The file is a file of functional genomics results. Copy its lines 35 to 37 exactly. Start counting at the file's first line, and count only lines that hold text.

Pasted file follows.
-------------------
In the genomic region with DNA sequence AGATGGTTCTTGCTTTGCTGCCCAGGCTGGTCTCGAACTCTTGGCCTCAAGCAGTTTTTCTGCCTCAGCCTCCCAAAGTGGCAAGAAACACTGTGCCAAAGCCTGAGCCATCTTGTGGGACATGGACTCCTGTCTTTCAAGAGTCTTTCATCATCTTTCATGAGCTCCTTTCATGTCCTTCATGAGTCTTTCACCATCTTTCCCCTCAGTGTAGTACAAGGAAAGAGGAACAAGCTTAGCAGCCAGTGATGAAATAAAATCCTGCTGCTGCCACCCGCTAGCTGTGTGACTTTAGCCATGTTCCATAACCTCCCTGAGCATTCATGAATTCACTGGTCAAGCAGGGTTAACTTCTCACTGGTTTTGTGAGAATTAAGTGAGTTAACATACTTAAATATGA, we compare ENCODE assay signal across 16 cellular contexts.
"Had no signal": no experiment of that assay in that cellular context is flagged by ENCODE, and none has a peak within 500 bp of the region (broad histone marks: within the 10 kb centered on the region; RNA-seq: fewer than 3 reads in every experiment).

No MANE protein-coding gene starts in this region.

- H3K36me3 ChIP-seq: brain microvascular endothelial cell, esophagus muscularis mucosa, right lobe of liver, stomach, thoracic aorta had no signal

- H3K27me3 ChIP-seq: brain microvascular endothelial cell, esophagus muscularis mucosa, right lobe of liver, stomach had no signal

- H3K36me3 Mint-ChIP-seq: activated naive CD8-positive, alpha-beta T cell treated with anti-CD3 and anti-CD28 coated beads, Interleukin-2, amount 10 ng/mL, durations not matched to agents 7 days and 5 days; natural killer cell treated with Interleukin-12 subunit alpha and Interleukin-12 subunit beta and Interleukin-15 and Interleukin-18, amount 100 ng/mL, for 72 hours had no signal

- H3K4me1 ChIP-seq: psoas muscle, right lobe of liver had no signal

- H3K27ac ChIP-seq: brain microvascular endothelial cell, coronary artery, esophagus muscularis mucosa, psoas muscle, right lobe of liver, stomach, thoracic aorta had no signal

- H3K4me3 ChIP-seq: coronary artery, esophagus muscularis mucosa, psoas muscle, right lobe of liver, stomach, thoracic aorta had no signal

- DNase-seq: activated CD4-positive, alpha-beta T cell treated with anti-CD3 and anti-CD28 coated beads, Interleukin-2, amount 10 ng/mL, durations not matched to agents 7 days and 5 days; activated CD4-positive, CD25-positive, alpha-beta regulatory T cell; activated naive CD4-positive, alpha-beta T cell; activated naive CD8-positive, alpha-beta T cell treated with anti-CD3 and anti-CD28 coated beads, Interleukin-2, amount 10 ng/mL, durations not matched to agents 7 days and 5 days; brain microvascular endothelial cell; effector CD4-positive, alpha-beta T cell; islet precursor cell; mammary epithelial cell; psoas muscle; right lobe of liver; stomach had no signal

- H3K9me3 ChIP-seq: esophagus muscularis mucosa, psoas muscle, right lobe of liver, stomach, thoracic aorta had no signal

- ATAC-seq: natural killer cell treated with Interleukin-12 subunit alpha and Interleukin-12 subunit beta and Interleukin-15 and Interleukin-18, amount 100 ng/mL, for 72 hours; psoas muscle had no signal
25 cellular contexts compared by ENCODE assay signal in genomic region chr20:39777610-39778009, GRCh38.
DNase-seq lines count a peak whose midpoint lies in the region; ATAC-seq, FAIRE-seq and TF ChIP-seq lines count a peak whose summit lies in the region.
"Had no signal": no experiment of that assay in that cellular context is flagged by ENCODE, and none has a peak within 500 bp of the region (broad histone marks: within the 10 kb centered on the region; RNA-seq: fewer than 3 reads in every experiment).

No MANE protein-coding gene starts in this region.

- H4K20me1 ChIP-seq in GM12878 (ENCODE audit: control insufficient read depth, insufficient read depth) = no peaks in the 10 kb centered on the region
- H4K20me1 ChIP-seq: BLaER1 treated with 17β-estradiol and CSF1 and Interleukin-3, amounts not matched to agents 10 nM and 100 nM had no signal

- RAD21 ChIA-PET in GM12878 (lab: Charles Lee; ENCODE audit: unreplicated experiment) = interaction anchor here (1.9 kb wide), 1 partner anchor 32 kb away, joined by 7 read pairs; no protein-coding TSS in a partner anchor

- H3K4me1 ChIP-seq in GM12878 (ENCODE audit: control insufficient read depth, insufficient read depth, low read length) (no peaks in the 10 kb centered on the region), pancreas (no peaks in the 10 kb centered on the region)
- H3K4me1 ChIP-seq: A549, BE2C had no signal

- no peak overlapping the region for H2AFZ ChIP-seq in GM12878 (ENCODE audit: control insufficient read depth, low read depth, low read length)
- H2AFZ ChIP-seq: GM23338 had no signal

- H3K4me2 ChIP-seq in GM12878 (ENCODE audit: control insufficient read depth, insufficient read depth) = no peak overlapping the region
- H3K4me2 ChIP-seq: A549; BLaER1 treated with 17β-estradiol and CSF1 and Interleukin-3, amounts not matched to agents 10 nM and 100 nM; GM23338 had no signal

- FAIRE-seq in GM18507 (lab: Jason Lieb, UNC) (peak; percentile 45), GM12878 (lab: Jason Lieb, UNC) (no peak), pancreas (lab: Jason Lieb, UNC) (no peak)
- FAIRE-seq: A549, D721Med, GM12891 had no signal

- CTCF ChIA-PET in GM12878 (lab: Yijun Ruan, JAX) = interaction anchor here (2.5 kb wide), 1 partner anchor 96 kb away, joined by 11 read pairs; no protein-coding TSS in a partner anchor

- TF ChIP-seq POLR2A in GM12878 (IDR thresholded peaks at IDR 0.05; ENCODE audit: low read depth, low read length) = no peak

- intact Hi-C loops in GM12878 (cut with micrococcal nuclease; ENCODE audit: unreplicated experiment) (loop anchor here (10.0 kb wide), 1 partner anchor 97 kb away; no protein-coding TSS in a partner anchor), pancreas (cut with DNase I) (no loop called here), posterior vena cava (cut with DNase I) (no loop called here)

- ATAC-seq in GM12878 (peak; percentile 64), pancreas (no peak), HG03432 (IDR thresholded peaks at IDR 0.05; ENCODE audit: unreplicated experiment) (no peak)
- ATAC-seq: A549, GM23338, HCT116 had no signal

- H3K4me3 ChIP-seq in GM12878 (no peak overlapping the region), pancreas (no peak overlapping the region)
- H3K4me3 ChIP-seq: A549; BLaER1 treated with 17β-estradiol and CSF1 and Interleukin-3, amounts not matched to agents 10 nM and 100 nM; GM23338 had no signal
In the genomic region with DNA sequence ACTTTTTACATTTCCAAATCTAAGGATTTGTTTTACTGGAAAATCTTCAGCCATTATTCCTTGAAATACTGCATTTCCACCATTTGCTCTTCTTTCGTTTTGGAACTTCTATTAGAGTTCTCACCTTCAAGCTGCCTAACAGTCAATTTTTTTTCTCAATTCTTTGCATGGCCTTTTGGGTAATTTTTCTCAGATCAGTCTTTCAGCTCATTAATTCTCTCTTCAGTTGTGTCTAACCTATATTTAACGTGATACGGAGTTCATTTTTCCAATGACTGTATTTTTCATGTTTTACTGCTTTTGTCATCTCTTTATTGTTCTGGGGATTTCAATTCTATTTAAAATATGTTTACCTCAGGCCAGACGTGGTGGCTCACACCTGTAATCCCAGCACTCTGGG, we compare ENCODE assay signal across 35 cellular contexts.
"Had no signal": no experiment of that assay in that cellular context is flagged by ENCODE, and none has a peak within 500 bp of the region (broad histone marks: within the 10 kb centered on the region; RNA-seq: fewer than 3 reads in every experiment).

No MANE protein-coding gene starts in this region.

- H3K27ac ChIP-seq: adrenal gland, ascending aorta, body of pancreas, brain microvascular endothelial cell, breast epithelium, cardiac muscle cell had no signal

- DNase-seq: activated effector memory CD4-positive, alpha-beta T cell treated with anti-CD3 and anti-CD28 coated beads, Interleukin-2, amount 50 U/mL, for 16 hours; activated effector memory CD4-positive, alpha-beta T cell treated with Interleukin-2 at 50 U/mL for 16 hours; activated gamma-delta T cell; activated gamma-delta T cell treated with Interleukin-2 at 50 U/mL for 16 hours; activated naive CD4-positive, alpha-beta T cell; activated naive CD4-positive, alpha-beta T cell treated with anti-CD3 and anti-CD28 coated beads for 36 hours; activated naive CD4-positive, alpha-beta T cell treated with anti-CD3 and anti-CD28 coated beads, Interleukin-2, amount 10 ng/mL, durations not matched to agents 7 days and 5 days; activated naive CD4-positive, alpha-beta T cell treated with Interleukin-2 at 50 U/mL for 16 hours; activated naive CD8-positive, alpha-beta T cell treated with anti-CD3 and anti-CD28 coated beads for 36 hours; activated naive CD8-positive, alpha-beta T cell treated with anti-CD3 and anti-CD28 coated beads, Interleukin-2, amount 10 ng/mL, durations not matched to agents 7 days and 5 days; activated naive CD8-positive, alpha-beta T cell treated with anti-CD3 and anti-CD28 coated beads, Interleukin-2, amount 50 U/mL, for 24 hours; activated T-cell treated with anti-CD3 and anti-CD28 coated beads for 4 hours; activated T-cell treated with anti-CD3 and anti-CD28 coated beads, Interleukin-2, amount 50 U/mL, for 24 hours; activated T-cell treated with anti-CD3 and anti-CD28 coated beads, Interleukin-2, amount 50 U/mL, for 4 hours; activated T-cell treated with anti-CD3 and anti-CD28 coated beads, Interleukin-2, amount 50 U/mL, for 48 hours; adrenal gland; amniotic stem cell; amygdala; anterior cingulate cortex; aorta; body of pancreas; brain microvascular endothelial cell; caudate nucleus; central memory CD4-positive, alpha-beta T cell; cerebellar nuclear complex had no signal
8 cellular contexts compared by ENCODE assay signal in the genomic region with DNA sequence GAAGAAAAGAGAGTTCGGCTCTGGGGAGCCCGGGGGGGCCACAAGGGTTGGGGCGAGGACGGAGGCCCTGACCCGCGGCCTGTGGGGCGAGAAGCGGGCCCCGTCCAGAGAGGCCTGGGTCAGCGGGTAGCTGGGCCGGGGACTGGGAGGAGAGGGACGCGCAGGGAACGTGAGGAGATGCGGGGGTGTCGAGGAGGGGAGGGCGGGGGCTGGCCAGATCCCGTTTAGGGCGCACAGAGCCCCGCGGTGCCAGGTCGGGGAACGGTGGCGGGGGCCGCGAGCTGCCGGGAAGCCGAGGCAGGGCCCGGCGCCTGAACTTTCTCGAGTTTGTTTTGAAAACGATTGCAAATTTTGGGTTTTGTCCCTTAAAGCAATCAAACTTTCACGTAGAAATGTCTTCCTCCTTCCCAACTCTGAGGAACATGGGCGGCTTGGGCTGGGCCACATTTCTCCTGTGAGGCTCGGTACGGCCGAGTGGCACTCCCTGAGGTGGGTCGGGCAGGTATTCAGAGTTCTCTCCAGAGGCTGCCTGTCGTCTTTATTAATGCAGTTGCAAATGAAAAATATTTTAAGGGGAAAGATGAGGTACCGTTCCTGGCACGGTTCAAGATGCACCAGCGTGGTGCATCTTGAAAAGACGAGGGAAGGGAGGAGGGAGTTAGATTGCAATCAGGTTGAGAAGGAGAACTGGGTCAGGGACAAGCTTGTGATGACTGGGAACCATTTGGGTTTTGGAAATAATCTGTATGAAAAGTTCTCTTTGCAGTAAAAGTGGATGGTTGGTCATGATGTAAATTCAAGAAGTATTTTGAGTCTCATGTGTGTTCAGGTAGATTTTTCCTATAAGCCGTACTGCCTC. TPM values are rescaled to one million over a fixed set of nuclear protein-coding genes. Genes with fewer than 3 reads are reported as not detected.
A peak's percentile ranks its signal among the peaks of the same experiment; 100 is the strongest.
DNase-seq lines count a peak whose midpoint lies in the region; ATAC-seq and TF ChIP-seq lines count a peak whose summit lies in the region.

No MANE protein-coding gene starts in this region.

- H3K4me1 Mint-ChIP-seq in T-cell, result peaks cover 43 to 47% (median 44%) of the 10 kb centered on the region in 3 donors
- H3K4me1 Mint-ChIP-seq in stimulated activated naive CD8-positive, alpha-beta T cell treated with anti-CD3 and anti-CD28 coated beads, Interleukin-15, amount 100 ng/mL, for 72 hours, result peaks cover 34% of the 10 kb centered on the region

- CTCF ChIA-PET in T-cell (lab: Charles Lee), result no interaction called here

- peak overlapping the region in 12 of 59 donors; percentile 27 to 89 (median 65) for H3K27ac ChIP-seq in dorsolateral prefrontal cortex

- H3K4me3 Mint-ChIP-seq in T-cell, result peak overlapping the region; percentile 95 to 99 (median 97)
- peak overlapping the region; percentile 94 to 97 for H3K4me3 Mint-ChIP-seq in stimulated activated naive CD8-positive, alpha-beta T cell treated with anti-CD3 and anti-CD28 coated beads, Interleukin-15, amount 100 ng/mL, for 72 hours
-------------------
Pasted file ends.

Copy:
In the genomic region with DNA sequence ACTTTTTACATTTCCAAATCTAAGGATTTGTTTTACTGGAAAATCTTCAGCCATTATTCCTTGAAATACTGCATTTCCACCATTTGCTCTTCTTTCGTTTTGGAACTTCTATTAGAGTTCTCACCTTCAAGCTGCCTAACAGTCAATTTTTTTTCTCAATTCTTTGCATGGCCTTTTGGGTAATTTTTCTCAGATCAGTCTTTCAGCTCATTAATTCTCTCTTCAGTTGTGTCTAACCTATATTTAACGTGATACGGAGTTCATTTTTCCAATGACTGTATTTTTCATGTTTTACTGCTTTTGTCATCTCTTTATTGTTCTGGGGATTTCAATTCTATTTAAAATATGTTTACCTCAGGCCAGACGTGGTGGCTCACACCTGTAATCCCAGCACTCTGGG, we compare ENCODE assay signal across 35 cellular contexts.
"Had no signal": no experiment of that assay in that cellular context is flagged by ENCODE, and none has a peak within 500 bp of the region (broad histone marks: within the 10 kb centered on the region; RNA-seq: fewer than 3 reads in every experiment).

No MANE protein-coding gene starts in this region.